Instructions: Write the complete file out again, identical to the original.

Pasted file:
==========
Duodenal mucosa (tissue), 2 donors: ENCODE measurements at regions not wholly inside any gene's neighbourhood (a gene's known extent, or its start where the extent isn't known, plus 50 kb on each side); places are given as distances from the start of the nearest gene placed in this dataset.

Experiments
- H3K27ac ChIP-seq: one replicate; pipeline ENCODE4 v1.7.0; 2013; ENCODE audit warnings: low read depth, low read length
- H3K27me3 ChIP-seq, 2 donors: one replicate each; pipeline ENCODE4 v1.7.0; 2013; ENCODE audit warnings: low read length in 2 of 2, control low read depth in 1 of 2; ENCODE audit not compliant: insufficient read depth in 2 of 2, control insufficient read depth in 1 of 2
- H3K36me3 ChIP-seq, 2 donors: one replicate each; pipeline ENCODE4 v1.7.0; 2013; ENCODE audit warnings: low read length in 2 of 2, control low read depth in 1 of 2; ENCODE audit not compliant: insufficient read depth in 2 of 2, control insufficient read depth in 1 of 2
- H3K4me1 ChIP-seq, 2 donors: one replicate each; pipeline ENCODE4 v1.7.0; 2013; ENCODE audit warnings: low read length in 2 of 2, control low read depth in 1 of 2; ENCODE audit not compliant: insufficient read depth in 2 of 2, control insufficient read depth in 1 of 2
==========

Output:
Duodenal mucosa (tissue), 2 donors: ENCODE measurements at regions not wholly inside any gene's neighbourhood (a gene's known extent, or its start where the extent isn't known, plus 50 kb on each side); places are given as distances from the start of the nearest gene placed in this dataset.

Experiments
- H3K27ac ChIP-seq: one replicate; pipeline ENCODE4 v1.7.0; 2013; ENCODE audit warnings: low read depth, low read length
- H3K27me3 ChIP-seq, 2 donors: one replicate each; pipeline ENCODE4 v1.7.0; 2013; ENCODE audit warnings: low read length in 2 of 2, control low read depth in 1 of 2; ENCODE audit not compliant: insufficient read depth in 2 of 2, control insufficient read depth in 1 of 2
- H3K36me3 ChIP-seq, 2 donors: one replicate each; pipeline ENCODE4 v1.7.0; 2013; ENCODE audit warnings: low read length in 2 of 2, control low read depth in 1 of 2; ENCODE audit not compliant: insufficient read depth in 2 of 2, control insufficient read depth in 1 of 2
- H3K4me1 ChIP-seq, 2 donors: one replicate each; pipeline ENCODE4 v1.7.0; 2013; ENCODE audit warnings: low read length in 2 of 2, control low read depth in 1 of 2; ENCODE audit not compliant: insufficient read depth in 2 of 2, control insufficient read depth in 1 of 2